The EU demanded that China loosen its sales of rare earth materials after the World Trade Organization (WTO) upheld a ruling that Beijing’s policies to limit raw material exports violated international trade rules. The reason a case was even filed is because countries argues that the higher prices their manufacturers were forced to pay for goods such as bauxite, coke and zinc put them at a disadvantage across a wide swath of industries – from steel to batteries, chemicals and ceramics. The move comes as Beijing has sought to impose similar restrictions on the export of rare earths, a category of 17 elements that are found in array of high-tech products, including solar panels, wind turbines and mobile phones. China accounts for more than 90 percent of global production of such materials. that dominance has unnerved its trading partners – particularly since Beijing has tightened supplies repeatedly over the past four years.
OK, so here’s the first question – what does that have to do with marketing? My answer is always the same – it has to do with the ability of the advertising industry to identify trends.
Mobile is the fastest growing advertising market. More and more agencies are building rich content and promotions to take advantage of features like multi-touch. The price of phones continues to drop and their popularity continues to increase – which is pretty simple economics. But what if cost were to increase? Econ 101 tells us that demand will drop. If demand drops, then companies that did nothing but promote themselves as mobile experts (specifically a niche within mobile) will be scrambling to keep up. Don’t believe me? How many companies got washed away when Palm was wiped out? Apple destroyed Palm because of their new technology – not just because they had a cooler product, but I digress. The point is that agencies (like, in my opinion, bloomfield knoble) who understand the importance of technology and have the ability to incorporate new technologies into marketing campaigns will outlast those that are deeply specialized.
Having expertise in different areas, and understanding how those different areas can come together to deliver a message that is timely and on-target is vital to success.
So, second question – what’s this about rare earths?
Discovery News is catching up to an article I wrote in 2010. They write that a world in need of faster computers, smarter phones and more energy-efficient light bulbs threatens to strain the small supply of rare metals used by the global electronics industry, but limits on the production of such rare metals mean the supply can’t easily expand to meet the demand for innovation in both consumer electronics and clean technologies.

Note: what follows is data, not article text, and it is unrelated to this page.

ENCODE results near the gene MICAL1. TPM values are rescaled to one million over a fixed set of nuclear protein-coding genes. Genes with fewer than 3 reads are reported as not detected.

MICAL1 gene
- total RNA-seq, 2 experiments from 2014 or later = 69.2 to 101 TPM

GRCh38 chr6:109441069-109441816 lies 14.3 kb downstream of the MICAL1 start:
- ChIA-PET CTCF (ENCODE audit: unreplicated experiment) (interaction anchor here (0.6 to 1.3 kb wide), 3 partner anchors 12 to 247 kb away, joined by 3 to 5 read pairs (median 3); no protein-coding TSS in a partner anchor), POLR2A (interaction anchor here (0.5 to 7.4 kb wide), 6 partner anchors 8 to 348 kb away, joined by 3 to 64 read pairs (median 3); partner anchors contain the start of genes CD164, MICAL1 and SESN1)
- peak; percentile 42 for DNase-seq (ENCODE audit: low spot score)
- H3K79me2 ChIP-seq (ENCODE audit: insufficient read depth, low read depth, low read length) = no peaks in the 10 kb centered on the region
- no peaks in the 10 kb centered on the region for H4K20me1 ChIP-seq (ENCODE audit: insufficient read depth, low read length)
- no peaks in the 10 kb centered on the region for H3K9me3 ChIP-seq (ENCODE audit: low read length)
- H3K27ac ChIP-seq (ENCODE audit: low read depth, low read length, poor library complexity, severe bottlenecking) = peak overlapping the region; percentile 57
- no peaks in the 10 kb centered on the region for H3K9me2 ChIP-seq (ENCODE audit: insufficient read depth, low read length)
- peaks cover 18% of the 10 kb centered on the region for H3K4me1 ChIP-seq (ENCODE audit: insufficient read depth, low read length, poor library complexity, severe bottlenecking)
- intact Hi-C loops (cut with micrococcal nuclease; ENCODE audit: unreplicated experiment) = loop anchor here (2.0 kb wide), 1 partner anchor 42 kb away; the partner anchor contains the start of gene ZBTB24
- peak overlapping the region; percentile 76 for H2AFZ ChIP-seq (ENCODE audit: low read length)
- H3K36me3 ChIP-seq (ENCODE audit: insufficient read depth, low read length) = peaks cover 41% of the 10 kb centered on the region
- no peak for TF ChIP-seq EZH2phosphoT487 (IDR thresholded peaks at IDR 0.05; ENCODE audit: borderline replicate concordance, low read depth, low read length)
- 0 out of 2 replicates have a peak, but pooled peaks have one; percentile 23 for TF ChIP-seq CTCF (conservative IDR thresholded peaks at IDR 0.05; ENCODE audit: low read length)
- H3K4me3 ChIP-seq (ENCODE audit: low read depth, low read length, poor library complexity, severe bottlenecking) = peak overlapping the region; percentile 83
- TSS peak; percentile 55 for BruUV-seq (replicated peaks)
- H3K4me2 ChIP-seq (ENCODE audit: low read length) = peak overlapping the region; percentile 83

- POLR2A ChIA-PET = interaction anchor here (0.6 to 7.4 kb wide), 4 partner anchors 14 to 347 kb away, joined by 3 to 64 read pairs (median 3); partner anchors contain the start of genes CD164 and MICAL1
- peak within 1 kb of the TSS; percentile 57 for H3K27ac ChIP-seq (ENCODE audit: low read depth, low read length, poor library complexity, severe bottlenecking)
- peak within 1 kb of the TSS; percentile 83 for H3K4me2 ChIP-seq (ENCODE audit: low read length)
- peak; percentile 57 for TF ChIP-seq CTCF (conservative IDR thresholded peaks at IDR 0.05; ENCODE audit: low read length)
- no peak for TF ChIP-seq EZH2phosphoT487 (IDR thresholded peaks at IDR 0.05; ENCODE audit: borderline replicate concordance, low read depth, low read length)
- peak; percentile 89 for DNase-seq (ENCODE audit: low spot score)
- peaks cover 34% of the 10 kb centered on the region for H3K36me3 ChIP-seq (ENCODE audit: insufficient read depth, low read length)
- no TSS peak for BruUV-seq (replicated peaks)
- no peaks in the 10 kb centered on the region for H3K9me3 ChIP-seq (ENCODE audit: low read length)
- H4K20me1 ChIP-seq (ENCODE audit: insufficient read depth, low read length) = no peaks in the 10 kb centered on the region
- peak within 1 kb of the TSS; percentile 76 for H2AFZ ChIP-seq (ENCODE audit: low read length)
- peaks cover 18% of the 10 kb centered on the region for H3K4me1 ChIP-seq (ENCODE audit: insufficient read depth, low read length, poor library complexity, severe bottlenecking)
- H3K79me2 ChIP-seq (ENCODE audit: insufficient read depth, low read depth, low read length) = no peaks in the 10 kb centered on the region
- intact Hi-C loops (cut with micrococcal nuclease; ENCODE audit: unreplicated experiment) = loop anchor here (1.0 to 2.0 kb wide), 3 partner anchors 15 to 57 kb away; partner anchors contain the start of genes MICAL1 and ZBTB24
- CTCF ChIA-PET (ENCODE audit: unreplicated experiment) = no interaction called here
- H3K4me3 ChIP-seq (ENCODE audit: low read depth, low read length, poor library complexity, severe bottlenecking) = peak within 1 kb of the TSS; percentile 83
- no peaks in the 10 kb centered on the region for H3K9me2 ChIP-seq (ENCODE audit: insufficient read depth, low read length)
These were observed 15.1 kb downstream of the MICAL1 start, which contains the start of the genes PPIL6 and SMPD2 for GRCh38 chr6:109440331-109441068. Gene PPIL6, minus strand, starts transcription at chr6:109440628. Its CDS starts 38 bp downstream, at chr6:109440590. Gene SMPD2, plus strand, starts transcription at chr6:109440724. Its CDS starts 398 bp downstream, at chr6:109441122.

Scarce metals such as gallium, indium and selenium — known as “hitchhiker” metals — come only as byproducts of mining major industrial metals such as aluminum, copper and zinc. That makes it hard to simply boost production of hitchhiker metals whenever industries face a shortage, even if the metals have become critical components of everything from high-performance computers to solar panels. “With respect to metals that are hitchhikers, a higher price isn’t going to lead to much more production,” said Robert Ayres, a physicist and economist based at the international business school INSEAD in France. “And therefore it’s much more important to think in terms of conservation, recycling and substitution.” That sobering message was delivered by Ayres at a Royal Society discussion meeting held in London Jan. 30.
Final question – why? Well, two answers, really. The first is what we can do about rare earths. Ayres suggests both governments and industries to come up with a standard recycling process that could reuse rare metals. “You produce something, you use it, but you don’t just toss it in a landfill; it goes to another stage and another, and eventually the rare materials are recovered,” Ayres told InnovationNewsDaily. “At present, hardly any are recovered.”
Take gallium as an example. Gallium is a small byproduct of mining bauxite and zinc, but it has become a critical component for technologies such as lasers, energy-efficient LED lighting and solar panels. The metal has also become a replacement for silicon in faster microchips powering the latest generation of smart phones. U.S. demand for gallium relied upon $66 million of overseas imports in 2011, according to the U.S. Geological Survey. And just one company, in Utah, recovered and refined gallium from scrap metal and impure gallium metal. Indium has become a crucial ingredient in the liquid crystal displays for smart phones and in some types of solar panels. A third hitchhiker metal, selenium, also forms part of the solar panels containing both gallium and indium.
Ayres worries in particular about rare metal shortages crippling innovation in clean energy technologies such as solar power. “Tellurium, part of the lowest-cost photovoltaic material, is only available from copper refineries,” Ayres pointed out. “And so the quantity available in the world isn’t anywhere near enough to satisfy the potential demand for thin-film photovoltaic surfaces (solar panels).”
The second part of the answer is what bloomfield knoble has to offer. We understand the concepts of rare earths, the technologies they support and the importance of the industry. We plan to leverage this expertise into a strategic marketing campaign. Our goal is to offer our services to Recapture Metals, Inc. to help them increase awareness, position their brand within the marketplace and increase usage to generate more sales. I guess maybe trying to land a new client is a better answer on what this post has to do with marketing.
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